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Islamabad – Pakistan’s positive side came to light surprisingly at a report launch on Wednesday, when speakers noted that the terror-hit country is ahead of many states in delivering compensation to the victims of terrorism and conflict at a massive scale. This point of concern was highlighted at the launch of research report on “Compensating Civilian Victims of Conflict and Terrorism in Pakistan.” The research on the existing policies and practices being adopted by Federal and Provincial governments for award of compensation to the civilian victims was conducted by Institute of Social and Policy Sciences (I-SAPS) in collaboration with Foundation Open Society Institute (OSI).
The report refreshingly highlighted a positive side of Pakistan. “The conflict-hit country is doing better than many states to provide relief to the victims of conflicts,” remarked Michael Shaikh, Director Country Program of Campaign for Innocent Victims of Conflict (CIVIC). Erica Gaston, Program Officer of OSI, appreciating the efforts of the country administration, said that “the concrete steps taken by Pakistan government in providing compensation to victims of conflicts are commendable and an exemplar for many countries.”
Speakers, however, pointed out that although the Pakistan government has been successful in reaching most of the victims, “compensation mechanism largely operates on ad hoc and thus inequitable basis,” leading to a number of inadequacies in providing monetary compensation. “Current procedures determining compensation allocations and payment disbursements are often time-consuming and multi- layered,” said Ahmad Ali of I-SAPS. Riaz Fatyana, Chairman of Parliamentary Committee on Human Rights, acknowledged the discrepancies within the system, and said that “the existing practice can be improvised by introducing proper legislation, simple procedure, and uniform policy in all provinces.”
“Formulation of comprehensive policy and supporting legislation is necessary to introduce uniform compensation procedures at both federal and provincial levels to provide financial safeguards for civilian victims of aggression” stressed Dr Salman Humayun, executive director of I-SAPS. According to the research, absence of independent budget lines at the federal and provincial levels raises serious concerns over transparency and accountability in terms of financial management.“Instead of releasing compensation funds from general and lump sum grants, transparency can be strengthened by devising dedicated budget lines specifically for the purpose” observed Ahmad Ali.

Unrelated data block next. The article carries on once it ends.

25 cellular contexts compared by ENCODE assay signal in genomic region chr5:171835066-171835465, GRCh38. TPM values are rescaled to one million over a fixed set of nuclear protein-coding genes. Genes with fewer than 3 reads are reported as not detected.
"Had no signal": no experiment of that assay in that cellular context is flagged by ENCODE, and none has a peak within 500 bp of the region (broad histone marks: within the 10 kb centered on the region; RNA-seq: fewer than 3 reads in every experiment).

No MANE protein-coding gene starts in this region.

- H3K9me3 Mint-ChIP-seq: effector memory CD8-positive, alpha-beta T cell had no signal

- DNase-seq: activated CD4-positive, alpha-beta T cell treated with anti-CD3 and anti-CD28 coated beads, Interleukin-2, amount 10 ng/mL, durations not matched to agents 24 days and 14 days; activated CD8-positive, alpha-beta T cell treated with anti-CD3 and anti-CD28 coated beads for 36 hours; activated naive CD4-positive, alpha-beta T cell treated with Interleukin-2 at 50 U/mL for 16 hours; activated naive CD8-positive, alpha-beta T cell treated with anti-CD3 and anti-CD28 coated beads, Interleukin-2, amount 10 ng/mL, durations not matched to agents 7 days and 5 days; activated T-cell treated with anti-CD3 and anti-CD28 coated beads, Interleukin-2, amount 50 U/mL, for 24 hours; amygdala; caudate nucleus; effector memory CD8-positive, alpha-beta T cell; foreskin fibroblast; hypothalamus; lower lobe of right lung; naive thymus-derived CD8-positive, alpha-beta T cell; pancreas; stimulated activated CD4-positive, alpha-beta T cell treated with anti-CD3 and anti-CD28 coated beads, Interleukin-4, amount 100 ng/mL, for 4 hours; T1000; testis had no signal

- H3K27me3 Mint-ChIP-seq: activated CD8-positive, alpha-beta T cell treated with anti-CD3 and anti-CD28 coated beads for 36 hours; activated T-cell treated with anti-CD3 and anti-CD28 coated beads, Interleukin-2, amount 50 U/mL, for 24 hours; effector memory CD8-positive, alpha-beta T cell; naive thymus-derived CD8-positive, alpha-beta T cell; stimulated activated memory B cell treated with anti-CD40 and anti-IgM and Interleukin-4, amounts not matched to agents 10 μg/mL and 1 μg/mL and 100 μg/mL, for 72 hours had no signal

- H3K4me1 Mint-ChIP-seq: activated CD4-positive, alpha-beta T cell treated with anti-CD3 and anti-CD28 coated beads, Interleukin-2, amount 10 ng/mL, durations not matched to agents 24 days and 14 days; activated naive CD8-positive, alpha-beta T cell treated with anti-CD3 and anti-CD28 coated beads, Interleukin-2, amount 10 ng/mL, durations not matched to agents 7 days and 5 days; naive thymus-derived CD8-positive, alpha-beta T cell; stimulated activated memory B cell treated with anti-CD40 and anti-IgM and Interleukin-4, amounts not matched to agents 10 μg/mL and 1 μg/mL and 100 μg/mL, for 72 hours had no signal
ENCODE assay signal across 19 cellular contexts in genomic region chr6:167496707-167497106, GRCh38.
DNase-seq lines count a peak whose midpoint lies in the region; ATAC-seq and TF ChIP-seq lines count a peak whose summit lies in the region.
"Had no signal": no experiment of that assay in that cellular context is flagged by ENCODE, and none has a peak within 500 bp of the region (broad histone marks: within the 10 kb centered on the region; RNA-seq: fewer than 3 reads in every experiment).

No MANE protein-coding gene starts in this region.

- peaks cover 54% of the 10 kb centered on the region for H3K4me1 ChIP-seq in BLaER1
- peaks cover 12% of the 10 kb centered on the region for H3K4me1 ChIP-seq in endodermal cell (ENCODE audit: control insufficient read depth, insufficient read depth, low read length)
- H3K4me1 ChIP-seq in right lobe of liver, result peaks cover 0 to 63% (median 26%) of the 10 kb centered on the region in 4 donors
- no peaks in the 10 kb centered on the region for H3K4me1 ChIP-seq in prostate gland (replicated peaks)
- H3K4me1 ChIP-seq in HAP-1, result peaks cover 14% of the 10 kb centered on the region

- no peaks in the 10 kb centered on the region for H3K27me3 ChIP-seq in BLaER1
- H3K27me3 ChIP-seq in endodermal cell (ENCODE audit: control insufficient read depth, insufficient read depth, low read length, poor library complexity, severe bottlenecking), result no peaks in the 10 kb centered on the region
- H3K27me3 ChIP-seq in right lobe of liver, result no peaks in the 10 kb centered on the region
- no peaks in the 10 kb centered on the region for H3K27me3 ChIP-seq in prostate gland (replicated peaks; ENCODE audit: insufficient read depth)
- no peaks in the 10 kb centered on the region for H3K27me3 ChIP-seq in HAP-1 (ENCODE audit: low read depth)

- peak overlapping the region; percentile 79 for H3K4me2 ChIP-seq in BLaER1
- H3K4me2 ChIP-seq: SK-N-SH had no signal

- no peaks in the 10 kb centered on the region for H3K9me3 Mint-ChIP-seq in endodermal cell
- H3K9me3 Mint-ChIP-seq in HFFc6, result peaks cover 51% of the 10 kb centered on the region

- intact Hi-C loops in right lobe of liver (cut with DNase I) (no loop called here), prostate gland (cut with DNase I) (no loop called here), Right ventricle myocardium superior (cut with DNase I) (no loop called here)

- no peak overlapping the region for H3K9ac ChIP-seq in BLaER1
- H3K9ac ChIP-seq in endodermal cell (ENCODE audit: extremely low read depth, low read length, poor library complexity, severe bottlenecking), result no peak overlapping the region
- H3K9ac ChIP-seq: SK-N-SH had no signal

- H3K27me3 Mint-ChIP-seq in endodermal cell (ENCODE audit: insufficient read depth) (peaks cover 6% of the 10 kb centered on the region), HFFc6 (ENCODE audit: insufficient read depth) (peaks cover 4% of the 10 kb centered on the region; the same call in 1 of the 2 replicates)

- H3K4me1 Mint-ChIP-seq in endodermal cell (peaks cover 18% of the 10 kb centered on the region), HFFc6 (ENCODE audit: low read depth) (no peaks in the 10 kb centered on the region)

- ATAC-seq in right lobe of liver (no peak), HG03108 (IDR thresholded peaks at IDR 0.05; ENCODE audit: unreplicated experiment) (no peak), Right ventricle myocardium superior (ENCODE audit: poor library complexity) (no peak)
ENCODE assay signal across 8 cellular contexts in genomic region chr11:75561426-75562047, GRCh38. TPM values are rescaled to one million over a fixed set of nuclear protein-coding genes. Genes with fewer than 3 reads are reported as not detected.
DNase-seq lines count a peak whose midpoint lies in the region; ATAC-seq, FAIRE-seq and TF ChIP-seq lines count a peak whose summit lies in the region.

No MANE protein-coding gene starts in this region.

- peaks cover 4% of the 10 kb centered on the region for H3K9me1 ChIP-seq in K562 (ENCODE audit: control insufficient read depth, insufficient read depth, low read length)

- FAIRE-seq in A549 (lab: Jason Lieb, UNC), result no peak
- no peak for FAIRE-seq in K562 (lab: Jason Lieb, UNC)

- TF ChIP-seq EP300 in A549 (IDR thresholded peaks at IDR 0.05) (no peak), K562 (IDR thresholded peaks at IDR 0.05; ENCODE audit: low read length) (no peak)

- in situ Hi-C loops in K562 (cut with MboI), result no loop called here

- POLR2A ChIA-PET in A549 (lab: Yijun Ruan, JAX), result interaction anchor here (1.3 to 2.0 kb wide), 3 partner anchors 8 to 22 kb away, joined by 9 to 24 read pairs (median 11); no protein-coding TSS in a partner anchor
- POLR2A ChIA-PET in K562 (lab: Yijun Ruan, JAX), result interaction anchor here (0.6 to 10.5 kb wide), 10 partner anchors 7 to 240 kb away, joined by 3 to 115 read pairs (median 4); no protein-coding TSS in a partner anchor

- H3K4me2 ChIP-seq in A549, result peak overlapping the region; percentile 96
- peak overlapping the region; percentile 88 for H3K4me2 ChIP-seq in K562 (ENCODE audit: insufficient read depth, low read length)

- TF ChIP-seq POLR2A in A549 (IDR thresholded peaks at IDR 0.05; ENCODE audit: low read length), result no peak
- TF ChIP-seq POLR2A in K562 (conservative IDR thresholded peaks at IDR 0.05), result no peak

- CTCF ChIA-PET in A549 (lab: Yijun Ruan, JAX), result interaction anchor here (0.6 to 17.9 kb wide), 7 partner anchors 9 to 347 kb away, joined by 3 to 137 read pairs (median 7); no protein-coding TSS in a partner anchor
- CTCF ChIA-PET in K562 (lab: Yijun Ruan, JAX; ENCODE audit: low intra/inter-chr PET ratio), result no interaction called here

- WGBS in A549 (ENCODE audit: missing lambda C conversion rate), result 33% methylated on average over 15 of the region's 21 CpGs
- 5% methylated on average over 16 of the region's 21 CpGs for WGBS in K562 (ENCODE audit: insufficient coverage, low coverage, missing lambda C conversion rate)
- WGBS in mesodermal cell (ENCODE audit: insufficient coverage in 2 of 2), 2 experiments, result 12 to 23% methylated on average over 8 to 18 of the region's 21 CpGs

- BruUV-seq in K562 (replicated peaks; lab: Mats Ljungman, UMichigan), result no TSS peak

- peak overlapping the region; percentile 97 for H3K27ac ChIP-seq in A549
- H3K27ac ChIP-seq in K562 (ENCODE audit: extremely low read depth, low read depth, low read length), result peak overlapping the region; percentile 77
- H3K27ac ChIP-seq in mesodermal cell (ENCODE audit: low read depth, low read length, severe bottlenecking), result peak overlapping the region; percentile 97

Dr. Ata ur Rehman, former DCO Malakand, highlighting the shortcomings of the report said that “the addition of FATA areas and the comparison of the amount that government spends on terror victims with the spending on the prevention of possible terror attacks would have made the report more comprehensive” he said.
It was also noted that there is a significant dearth of available and verifiable official data detailing types of conflicts as well those of injuries suffered by civilians. In some cases, provincial and federal government data fail to tally. The state of affairs of Islamabad Capital Territory (ICT) is dismal as there is neither a framework for award of compensation nor any notified standards. As in the case of Shakrial Shrine blasts (24-12-09) the victims got compensation in about two months (63 days) however the victims of Melody Chowk incident (6-7-08) had to wait for 225 days to receive compensation. The delays are symptomatic of absence of a functional framework to address issues.
A comparison of the compensation paid in case of the two attacks in Multan in 2004 occurring within seven days, Sialkot Mosque blast and the blast at Sipah e Sahaba Pakistan (SSP) rally, revealed that the response of government is often politically motivated and differs from event to event. The families of deceased in Sialkot attack were paid as per the policy, Rs. 100,000 for deceased and 50,000 for the injured. However, the families of those killed in SSP rally were given 500,000 and injured were given Rs. 50,000 “which indicate that the state does not lack the required competence or funds to deliver financial assistance.”